What’s in a font? I’ve always found fonts fascinating, so I was excited to hear that one UK school had a font professionally designed to suit their community.
After years of using standard library fonts, [Castledown Primary School headmaster Neil] Small had grown weary. “I’ve been frustrated with the lack of clarity of letters in fonts since my beginnings as a teacher,” he explains. He wanted a unifying typeface that could satisfy all of Castledown’s guidelines: sans-serif, dyslexic-friendly, and shaped similarly to the way kids naturally write. On top of all that, the font should be a learning tool, helping students to improve their reading and writing.
The most exciting part for me is the idea that designers – and institutions like schools, evidently – are tapping into subtle design cues (e.g. fonts that are slightly wider at the bottom) to support a wide range of users (e.g people with dyslexia), rather than catering solely to the mainstream. It’s exciting to watch our society increasingly support people’s diversity, even in these small ways.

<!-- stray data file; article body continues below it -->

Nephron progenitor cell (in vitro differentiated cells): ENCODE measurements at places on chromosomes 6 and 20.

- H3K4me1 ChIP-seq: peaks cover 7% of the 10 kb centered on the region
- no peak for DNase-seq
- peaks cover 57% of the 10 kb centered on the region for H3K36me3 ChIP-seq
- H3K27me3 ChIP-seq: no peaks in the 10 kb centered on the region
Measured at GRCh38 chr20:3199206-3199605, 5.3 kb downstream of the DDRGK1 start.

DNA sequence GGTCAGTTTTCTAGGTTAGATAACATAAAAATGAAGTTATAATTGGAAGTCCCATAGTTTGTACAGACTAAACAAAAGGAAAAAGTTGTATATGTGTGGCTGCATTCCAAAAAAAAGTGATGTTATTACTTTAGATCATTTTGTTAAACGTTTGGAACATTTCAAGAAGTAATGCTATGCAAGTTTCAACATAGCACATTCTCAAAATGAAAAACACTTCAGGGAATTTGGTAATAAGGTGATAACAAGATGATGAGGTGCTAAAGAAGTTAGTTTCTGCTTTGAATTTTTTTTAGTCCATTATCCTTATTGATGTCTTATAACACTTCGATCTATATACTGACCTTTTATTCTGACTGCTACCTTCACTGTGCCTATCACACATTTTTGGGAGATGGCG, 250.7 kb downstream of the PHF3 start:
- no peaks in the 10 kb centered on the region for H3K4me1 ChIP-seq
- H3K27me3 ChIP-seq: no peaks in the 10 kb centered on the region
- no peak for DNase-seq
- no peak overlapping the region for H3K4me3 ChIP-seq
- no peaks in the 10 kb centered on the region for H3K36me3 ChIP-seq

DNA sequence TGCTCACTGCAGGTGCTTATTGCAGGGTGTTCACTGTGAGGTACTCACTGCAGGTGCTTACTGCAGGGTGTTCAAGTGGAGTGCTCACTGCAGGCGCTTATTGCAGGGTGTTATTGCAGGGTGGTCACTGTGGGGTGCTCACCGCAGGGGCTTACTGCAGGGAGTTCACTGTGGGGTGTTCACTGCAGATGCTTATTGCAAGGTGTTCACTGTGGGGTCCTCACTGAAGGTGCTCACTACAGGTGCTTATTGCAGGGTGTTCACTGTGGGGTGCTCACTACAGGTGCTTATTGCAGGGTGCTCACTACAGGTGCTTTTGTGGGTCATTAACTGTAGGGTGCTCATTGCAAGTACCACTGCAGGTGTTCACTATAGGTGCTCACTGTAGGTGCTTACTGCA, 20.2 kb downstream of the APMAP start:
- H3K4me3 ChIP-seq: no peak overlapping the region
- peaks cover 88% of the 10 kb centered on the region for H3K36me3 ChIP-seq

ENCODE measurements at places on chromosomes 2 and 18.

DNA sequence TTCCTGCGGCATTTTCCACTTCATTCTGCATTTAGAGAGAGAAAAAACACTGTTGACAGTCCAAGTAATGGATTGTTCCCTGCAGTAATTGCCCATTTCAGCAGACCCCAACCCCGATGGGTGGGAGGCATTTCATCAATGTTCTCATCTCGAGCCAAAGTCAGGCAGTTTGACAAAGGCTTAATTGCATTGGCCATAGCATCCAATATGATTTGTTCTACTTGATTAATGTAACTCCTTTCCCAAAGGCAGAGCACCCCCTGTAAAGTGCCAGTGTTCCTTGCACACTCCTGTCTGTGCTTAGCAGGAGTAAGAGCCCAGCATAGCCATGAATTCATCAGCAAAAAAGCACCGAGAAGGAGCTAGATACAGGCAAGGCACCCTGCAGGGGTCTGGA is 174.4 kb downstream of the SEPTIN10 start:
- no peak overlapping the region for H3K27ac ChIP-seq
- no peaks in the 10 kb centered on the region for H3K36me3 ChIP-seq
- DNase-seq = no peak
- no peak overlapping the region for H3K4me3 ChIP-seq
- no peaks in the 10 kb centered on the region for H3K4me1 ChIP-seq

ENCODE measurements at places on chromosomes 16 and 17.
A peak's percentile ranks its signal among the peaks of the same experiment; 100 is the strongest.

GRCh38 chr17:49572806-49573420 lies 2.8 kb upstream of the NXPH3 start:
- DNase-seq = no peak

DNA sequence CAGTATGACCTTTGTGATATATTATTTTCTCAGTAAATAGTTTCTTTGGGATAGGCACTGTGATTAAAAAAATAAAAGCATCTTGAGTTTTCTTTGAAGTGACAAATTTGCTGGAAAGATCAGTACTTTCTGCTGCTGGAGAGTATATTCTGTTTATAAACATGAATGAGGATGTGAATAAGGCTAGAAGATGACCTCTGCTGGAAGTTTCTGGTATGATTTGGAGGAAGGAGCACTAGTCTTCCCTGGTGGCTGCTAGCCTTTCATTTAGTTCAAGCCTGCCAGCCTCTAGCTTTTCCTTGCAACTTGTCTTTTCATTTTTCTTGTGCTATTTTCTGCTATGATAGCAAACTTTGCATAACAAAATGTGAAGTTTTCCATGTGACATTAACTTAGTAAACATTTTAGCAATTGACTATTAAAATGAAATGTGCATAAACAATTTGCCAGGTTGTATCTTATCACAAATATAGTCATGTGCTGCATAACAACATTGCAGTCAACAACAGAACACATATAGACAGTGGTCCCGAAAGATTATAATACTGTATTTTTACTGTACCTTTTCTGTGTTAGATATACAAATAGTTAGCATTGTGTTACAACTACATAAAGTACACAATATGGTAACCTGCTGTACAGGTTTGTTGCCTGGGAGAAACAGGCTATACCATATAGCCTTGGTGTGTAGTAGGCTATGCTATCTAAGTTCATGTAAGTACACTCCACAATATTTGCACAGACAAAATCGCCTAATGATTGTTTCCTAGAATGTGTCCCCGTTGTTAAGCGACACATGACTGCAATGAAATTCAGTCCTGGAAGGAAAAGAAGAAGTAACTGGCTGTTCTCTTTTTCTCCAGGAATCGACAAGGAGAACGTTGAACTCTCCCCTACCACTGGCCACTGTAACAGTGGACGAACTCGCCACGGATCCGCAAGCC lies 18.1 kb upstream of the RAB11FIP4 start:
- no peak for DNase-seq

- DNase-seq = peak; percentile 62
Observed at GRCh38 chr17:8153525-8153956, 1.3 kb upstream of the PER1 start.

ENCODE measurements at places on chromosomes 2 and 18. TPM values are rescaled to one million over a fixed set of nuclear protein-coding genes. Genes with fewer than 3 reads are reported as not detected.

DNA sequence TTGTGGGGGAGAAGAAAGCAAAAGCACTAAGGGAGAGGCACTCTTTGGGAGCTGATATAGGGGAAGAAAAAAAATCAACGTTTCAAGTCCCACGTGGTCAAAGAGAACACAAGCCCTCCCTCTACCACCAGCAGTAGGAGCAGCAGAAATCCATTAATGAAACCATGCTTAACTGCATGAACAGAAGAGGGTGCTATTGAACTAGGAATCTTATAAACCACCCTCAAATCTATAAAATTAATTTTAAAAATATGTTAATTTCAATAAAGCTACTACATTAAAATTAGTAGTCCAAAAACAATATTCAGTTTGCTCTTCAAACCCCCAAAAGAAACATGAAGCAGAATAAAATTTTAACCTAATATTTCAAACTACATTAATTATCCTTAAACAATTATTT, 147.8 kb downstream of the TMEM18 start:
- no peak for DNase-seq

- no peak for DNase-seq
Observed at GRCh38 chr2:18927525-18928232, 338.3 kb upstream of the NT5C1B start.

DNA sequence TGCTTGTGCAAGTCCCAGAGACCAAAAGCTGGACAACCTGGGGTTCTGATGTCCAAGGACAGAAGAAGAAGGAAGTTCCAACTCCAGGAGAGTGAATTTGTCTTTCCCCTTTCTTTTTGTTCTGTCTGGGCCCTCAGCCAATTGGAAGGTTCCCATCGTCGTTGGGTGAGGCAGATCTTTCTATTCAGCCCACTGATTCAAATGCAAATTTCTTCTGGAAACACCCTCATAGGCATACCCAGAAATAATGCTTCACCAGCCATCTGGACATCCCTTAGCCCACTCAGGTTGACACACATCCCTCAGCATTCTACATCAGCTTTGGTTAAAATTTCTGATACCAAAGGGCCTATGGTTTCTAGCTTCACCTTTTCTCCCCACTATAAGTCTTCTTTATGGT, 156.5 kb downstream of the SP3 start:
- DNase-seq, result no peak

*I used to work at a t-shirt printer with three other people who were equally design-brained, to the point that we’d joke with one another though the fonts we chose. My boss there may still hold a grudge for the file she opened to print for a friend one day, only to find it done in 100% Comic Sans.
P.S. Also, thanks to everyone, local and distant, who supported me and the rest of Goldilocks Zone for the event yesterday. We’ve really appreciated all the love coming our way!